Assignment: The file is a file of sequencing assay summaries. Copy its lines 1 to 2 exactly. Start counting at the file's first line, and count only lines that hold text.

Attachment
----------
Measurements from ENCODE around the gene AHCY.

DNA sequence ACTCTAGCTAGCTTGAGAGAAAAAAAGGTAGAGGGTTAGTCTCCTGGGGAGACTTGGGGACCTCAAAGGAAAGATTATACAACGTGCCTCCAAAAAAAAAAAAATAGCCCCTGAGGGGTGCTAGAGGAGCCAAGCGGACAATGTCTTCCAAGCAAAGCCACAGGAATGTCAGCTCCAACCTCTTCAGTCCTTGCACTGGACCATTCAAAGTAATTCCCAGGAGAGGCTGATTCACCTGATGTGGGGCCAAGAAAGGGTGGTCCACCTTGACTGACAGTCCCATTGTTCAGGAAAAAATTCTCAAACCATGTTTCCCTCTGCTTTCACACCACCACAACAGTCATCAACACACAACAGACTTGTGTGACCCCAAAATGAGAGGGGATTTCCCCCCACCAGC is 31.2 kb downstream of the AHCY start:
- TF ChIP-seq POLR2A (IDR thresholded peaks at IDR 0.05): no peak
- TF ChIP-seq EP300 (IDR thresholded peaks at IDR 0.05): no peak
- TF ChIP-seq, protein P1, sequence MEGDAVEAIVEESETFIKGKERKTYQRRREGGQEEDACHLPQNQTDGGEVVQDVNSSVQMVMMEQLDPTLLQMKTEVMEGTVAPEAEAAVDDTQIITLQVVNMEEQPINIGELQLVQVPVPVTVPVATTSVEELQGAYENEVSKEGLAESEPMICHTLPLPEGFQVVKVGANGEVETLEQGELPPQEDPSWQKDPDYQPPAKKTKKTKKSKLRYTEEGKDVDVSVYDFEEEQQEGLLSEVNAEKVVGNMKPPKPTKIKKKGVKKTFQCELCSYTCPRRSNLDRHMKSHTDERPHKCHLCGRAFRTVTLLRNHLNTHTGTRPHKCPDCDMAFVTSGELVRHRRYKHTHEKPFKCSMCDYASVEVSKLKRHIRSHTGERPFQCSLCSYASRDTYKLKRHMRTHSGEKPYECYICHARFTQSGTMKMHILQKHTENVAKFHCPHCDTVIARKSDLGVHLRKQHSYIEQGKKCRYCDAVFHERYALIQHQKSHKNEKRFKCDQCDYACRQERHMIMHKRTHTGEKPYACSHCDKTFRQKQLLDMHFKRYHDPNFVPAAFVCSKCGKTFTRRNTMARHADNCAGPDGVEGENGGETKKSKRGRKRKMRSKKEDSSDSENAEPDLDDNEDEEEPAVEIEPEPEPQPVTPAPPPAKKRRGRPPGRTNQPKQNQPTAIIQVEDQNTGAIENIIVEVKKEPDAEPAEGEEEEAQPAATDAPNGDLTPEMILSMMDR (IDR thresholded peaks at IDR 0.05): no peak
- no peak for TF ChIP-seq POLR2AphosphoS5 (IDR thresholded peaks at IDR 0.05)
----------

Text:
Measurements from ENCODE around the gene AHCY.

DNA sequence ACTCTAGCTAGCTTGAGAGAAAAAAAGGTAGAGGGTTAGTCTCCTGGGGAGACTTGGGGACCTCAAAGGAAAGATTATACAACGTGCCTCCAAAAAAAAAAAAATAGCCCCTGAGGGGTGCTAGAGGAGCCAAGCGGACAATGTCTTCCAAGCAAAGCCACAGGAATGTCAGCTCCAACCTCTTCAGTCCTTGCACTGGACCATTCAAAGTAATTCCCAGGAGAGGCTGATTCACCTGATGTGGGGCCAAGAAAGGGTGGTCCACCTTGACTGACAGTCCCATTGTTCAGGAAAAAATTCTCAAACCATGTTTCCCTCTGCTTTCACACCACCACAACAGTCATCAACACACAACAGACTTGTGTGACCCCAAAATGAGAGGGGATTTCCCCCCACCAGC is 31.2 kb downstream of the AHCY start: